How to do you get back in the saddle again?
When you’ve dropped the ball, fallen off your horse or bike, gone into hiding, or, more to the point, let go of tasks that were part of your routine because life interfered, how do you get started again?
That’s what I’m asking myself this Saturday morning.
My weekly blog postings came to a halt at the beginning of April when I went off to the London Book Fair.
Although I had great intentions, my determination to write and post weekly was easily whipped aside by the attractions of London (meetings with clients; visits to the British Museum, a Chinese acupuncturist and a Chinese foot masseuse; shopping at Selfridges and House of Frazer; a night at the Queen’s Theatre for Les Miserables; tea, scones and clotted cream at the Sloan Club; walks through Kensington Gardens and St. James Park, etc.) and Scotland.
Oh, Scotland! My leisurely week started with the overnight train (The Caledonian Sleeper) from London to Inverness. Though charming, and something I’d do again, The Sleeper didn’t lead to much sleep. I arose at dawn so I could catch the scenery for the last two hours of the trip. Some bumbling around in Inverness to pick up a rental car and find my way north for a client meeting (three times ’round the round-about was all I needed to figure out the signs were in English and Gaelic and that I needed to focus only on the white lettering.) By noon I headed south for what became a completely unrelaxing drive along Loch Ness and into the highlands towards The Isle of Skye.
Teeny car. Steering wheel on the right. Remember to shift gears with the left hand. A new mantra: “Drive on the left. Drive on the left. Drive on the left.” All that, plus narrow, winding roads combined with the impossibly gorgeous scenery to create a most frustrating day. On the advice of someone I met along the way, I detoured to visit the small coastal village of Plockton, about twenty minutes before Kyle of Lochalsh and the bridge to Skye, my destination that evening.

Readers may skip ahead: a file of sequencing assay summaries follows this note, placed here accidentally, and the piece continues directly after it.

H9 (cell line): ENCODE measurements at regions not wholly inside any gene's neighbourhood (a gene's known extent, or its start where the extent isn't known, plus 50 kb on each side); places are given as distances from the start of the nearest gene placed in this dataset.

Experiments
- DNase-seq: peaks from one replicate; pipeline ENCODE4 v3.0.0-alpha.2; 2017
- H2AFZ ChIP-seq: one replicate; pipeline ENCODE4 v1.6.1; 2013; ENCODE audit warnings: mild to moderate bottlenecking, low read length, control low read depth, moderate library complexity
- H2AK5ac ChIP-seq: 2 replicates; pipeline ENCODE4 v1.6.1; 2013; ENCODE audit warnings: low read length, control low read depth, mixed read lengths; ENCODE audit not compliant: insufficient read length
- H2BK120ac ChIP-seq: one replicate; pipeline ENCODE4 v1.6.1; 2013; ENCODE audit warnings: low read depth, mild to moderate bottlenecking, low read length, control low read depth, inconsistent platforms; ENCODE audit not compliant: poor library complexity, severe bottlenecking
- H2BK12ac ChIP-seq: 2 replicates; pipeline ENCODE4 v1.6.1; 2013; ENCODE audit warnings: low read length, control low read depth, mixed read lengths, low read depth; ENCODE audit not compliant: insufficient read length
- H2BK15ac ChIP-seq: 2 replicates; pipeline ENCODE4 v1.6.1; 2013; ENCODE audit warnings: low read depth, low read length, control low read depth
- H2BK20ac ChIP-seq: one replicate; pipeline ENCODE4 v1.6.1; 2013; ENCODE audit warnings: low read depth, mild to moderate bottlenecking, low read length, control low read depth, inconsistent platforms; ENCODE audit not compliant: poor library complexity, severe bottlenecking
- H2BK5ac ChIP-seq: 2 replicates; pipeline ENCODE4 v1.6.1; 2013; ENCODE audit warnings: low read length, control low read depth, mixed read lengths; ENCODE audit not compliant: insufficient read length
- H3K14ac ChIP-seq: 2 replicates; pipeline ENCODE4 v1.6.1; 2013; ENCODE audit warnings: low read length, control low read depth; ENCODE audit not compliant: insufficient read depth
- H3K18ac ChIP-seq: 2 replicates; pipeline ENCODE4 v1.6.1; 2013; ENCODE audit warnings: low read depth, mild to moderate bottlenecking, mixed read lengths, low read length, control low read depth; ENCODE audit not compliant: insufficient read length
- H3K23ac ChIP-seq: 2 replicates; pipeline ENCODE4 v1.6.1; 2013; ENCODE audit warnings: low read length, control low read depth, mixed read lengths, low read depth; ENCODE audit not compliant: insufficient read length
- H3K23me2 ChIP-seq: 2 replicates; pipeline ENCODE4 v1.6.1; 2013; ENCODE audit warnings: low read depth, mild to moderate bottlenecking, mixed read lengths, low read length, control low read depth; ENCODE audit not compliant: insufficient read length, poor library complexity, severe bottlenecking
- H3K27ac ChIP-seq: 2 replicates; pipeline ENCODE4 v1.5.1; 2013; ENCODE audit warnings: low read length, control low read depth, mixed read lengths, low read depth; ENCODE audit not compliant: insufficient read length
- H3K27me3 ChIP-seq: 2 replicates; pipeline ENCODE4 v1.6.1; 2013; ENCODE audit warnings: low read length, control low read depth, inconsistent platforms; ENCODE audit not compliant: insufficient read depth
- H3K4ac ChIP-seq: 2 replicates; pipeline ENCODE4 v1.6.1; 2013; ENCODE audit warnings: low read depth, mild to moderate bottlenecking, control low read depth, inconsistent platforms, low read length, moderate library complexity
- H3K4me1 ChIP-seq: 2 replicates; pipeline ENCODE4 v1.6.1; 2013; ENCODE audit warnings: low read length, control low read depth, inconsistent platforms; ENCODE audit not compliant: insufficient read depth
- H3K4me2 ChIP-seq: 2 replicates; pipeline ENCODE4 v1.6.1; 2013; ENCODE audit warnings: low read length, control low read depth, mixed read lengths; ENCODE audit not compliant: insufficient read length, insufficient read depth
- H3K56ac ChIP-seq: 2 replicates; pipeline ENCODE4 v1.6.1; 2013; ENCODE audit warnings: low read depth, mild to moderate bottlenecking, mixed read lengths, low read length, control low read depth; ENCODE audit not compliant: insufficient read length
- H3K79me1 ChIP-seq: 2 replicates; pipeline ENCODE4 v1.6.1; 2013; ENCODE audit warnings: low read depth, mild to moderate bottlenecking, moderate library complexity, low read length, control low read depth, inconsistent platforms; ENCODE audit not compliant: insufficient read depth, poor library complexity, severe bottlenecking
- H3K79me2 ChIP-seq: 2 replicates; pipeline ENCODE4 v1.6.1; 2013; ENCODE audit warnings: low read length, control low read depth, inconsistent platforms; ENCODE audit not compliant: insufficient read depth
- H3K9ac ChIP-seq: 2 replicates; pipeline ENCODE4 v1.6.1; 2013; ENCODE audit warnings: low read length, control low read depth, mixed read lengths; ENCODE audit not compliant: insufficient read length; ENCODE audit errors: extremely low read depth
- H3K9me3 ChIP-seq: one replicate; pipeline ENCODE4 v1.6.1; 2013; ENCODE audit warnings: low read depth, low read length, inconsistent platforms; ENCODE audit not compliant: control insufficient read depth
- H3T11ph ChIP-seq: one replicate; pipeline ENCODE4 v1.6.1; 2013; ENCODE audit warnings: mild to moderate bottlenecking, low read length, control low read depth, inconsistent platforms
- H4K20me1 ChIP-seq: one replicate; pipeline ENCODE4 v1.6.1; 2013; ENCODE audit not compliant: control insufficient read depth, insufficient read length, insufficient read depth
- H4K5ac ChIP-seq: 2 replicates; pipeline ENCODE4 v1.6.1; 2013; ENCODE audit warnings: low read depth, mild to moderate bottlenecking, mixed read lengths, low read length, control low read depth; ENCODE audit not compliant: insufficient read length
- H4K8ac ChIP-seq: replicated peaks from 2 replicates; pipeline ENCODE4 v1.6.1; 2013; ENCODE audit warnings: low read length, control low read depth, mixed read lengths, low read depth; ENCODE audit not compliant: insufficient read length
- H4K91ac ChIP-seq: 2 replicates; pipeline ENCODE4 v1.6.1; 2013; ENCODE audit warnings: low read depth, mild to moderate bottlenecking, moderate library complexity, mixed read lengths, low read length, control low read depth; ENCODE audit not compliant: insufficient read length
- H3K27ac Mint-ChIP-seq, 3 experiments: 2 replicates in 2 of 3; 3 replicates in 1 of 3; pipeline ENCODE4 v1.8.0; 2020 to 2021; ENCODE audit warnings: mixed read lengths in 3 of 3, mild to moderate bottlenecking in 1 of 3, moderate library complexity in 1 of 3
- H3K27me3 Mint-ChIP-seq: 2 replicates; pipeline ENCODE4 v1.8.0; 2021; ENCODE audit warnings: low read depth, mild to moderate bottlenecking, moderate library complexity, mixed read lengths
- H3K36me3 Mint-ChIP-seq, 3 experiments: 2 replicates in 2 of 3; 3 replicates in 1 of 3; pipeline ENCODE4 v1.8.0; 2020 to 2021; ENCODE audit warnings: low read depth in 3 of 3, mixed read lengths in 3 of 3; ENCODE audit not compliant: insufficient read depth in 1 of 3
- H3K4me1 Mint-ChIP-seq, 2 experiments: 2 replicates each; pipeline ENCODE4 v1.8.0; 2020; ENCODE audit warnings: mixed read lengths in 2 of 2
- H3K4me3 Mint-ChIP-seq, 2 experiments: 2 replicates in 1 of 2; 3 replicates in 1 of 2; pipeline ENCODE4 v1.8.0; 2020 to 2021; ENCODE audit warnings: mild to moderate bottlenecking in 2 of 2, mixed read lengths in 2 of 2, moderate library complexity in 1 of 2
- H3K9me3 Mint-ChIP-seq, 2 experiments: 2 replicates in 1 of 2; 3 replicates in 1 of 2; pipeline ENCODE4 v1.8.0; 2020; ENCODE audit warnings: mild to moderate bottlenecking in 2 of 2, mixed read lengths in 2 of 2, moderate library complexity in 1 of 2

I arrived in Plockton around four in the afternoon with the intention of taking tea. Parked my little red car on the main road and walked around a bit. My body started to release all the built-up tension from the long day of driving and I was caught in the enchantment of tiny little Plockton. After a few misses, I found a bed and breakfast with a room available, just two doors from where I’d parked my car. An Caladh B&B. The resting place on the shore. This will do, thought I.
And I stayed for three days.
Little Plockton is known as the prettiest village in all of Great Britain. I wouldn’t argue with that assessment. A spectacular walk on the promontory led to fairylands of moss-covered boulders, a rock throne fit for a queen that was surrounded by tall Scotch pines and faced east to Loch Carron, and meadows and ponds and a stone-covered beach at the Loch’s edge.
A short boat ride with Calum Mackenzie provided seal sightings on nearby islands as well as a chance to see Plockton’s entire waterfront with the Isle of Skye’s snow-covered Cuillin mountains in the background.
Plus I got to meet Fiona Mackenzie, lovely daughter of the captain and first mate on our cruise. Fiona is an opera singer who heads home to Plockton whenever she can. Plockton is home to a national music academy for high school students and the local Plockton Inn pub offers outstanding traditional entertainment on a regular basis.
Food was wonderful at each of the three main restaurants in town but I particularly liked Plockton Shores. After my third visit, one of the waitresses confessed to me that she’d told the cook I was a restaurant inspector – not sure if that meant I received better service than most, but everything I ate was delicious.
Finally, I simply had to leave Plockton. I had a commitment in Perth.
But Plockton captured my heart so much that I – one who abhors cold winter weather – I have actually considered the possibility of spending a winter there!
After all, Bob and I need someplace to go in November when we leave our current care-taking situation here in the jungle in Tulum, Mexico. Who knows?
So, folks, there you have the beginnings of my weekly blog posting again. Let’s tag this one in the memoir category – it fits into my memoirs anyway. And it’s an example of one of the techniques I talk about in my course, Memoir Writing Made Easy – just start writing and see where the writing takes you. That’s what I did this Saturday morning, and we got all the way to lovely Plockton. Also, check out our newest online coaching program, Aspiring Author to Published Pro.
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